Fiddle tunes in the spotlight as Jenna Cyr prepares to launch debut recording
Jenna Cyr is set to launch her debut CD of traditional fiddle music at a special concert on Tuesday, July 21, 7:30 p.m, at the BIS Hall in Charlottetown.
Entitled “Promise”, the CD features 11 tracks of waltzes, jigs, marches reels and strathspeys and was recorded at the Sound Mill studio by Jon Matthews.
Jenna, who is the 12-year-old daughter of Heather and Paul Cyr of Stratford, is looking forward to Tuesday evening. In addition to tunes from the CD, the launch will feature the Fiddle Monsters (a trio of young fiddlers Jenna plays with), fiddler Fiona MacCorquodale, Julian and Annie Kitson, the Havenwood Dancers and Jenna’s teacher, Aaron Crane, as host and accompanist. Admission is at the door; copies of the CD will be available for sale.
“I am excited about the launch, but I am kind of nervous, too, because there is a ton of people I know going to be there and some people are coming from off P.E.I.,” says Jenna. “But I’m looking forward to being on stage with my friends and playing the music — it’s really fun.”
For the CD, Jenna turned to Crane, who has been her fiddle teacher for almost four years, to help her through the process. He suggested she pick her top 45 favourite tunes and, after choosing from those, she then learned some new music for the recording. While she practised and perfected the tunes, Crane worked on the arrangements, decided on the accompaniment and worked out the order of the sets on the CD.
Crane, who is “super-excited” about the launch, says that despite her age Jenna was ready to take on this project.
“She can play tunes that not too many people her age can play and not too many people can play that are older . . . . I just wanted people to hear what she can do because not many people know just what she has learned, especially in the last year.”
Her talent was one of the reasons Crane suggested the name for the CD.
“It has multiple meanings,” he said. “Promise me you’re going to practice, Jenna, and I promise to be there to help you out. And then, of course, it’s that she shows great promise as a musician.”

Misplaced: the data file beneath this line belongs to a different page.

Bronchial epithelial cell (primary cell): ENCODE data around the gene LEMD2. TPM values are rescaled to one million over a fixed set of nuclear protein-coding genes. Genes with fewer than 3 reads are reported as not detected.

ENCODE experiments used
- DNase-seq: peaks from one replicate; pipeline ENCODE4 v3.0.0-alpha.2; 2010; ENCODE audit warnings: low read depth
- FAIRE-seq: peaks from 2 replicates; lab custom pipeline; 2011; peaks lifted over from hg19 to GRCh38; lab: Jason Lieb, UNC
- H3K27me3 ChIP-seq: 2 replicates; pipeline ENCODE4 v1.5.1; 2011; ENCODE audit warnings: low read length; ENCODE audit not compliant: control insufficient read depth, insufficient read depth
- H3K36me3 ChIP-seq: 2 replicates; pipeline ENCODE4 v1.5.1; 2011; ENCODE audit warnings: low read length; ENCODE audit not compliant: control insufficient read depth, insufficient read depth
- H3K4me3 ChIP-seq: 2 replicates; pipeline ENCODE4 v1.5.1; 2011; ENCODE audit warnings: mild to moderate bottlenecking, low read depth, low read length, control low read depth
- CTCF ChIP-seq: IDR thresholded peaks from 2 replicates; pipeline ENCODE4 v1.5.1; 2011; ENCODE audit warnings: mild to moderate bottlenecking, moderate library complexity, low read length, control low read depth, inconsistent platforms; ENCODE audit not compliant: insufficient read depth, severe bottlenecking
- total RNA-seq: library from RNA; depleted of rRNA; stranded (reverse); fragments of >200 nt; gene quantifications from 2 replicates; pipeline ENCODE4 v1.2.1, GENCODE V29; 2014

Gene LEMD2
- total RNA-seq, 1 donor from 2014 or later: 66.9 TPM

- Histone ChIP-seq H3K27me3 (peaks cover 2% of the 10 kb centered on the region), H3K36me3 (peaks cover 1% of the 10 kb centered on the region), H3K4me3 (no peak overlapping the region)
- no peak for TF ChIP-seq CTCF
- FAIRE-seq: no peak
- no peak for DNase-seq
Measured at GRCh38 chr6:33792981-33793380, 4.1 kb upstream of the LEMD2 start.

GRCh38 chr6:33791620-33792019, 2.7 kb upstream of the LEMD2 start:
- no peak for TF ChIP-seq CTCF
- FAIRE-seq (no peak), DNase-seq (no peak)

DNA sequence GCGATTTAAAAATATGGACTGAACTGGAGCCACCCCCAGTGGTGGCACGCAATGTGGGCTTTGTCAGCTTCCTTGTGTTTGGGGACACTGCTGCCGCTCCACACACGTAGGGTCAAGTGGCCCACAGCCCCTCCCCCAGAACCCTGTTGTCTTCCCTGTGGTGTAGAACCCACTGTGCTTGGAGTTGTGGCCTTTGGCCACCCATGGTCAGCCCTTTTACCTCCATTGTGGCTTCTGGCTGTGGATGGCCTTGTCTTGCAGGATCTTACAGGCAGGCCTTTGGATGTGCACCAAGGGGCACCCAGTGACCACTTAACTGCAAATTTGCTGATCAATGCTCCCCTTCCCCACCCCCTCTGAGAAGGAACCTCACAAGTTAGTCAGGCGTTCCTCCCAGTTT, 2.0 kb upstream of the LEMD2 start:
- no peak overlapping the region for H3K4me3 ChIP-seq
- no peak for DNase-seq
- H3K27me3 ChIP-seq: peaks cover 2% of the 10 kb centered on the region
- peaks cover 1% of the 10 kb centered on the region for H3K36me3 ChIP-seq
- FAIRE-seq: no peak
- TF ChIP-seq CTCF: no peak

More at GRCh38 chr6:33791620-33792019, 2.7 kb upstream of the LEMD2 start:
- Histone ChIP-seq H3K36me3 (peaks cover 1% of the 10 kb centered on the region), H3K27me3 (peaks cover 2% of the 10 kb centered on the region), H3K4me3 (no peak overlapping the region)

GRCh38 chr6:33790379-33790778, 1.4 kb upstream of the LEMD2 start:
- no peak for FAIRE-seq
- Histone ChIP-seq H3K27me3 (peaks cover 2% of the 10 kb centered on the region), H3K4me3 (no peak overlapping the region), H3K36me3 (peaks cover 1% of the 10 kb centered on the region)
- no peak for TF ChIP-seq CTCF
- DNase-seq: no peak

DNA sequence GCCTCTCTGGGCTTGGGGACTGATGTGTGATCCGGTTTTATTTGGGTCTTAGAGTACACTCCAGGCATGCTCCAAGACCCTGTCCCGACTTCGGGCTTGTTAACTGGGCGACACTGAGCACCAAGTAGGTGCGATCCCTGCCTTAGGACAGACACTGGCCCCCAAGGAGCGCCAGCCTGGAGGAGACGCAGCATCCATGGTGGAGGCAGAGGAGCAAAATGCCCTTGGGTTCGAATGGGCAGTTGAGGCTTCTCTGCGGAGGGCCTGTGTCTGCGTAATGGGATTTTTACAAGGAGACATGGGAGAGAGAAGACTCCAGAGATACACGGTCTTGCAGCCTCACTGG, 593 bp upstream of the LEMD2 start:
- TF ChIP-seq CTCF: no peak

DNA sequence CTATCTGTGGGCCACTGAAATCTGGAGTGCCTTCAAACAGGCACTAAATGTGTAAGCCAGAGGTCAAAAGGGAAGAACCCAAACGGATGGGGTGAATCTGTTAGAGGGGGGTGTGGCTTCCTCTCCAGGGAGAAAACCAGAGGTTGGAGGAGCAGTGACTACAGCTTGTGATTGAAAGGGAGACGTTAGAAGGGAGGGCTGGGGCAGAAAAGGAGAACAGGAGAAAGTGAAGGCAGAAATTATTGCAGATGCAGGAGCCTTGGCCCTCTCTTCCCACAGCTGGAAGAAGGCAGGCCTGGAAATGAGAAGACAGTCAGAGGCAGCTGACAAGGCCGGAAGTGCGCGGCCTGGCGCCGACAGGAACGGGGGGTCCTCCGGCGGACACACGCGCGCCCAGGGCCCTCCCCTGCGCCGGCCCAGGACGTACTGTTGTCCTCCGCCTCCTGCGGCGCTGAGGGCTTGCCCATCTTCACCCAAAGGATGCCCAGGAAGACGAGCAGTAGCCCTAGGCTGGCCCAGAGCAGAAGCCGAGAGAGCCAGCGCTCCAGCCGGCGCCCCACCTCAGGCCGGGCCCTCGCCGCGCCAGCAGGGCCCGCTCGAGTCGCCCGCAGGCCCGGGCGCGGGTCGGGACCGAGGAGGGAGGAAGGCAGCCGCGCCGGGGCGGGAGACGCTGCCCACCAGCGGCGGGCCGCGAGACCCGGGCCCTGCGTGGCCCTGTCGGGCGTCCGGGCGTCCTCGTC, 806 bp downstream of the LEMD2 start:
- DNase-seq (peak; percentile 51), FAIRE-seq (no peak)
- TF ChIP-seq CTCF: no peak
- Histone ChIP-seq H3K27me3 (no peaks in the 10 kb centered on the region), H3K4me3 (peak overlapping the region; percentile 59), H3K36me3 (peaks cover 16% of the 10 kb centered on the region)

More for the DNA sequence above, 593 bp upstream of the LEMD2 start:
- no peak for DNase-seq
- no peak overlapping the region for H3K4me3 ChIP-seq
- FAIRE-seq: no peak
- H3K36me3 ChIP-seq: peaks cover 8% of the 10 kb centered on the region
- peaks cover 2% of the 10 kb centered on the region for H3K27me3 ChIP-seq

In addition to her talent, Crane says Jenna has the drive to record a CD. For her part, Jenna says it was a lot of work — one tune, she recalls with a little laugh, required about 20 attempts to get it right — but it was all worth it to see and hear the end product.
However, she says when she started playing the fiddle, dreams of making a CD were not dancing around in her head.
“You know, I didn’t think about that, not at all. I thought ( fiddle lessons) would be just a phase and I would be done in less that a year, but I just loved I and I kept going. I like it because of the rush of being able to make a crowd enjoy the music and clap for you — it just makes me really happy.” Set The Stage
Set in a POW camp in Germany during the First World War, the reworked setting keeps a period feel but avoids gimmick. It also means that performers speak in familiar accents, rather than chasing that ever-elusive Elizabethan elocution.
Rebecca Parent draws us in as Juliet. Her formal comportment, a sort of learned stoicism, is disarmed by the youthful ideals bubbling to her surface. There’s a whiff of wisdom that belies her age, but a rebelliousness that overrules it. I mean, she’s only just met the dude.
Gracie Finley is outstanding as the nurse, Juliet’s confidante. Her comic sense is impeccable and as drama builds, she carries its weight with arresting realism. That injection of comedy digressions into the swelling tension is, I suppose, a hallmark of Shakespeare tragedy.
Jake McNeil brings us a Romeo who is aptly capricious and excitable at the beginning, and exceedingly desperate with each rash move. His performance, too, stirs as the stakes grow.
John Dartt gives complexity to Capulet. Jonathan Widdifield is a real scalawag as Mercutio.
In my softest, most respectful pleb voice, I might suggest the dialogue was at times a little rushed by a few actors under the spell of emotion or chasing naturalism.
Not to the point of slurring, and certainly nothing is missed — particularly thanks to body language — but some of the joy of the verse mightn’t have gotten its due. Again, see opening line. I’m putting this under a much more intense lens than most plays because it’s at the pinnacle of theatre.
What I appreciate here is that for such an ambitious undertaking, the presentation remains tactful and intimate. Director Duncan McIntosh follows the brisk surges of action with elegant, sobering ebbs. Some doubling of roles, especially that of Tybalt and Lady Capulet under Robert Tsonos, also shows great faith in the abilities of the company.
As radio country completed its metamorphosis into rap over in Cavendish, only minutes away, actors were quarrying centuries-old allusions in a markedly different approach to tale-spinning.
The message from the man in the ruff is as potent today as it was 400 years ago: teenagers, don’t do drugs!
What a treat to see such passionate professionals engrossed in the height of their craft.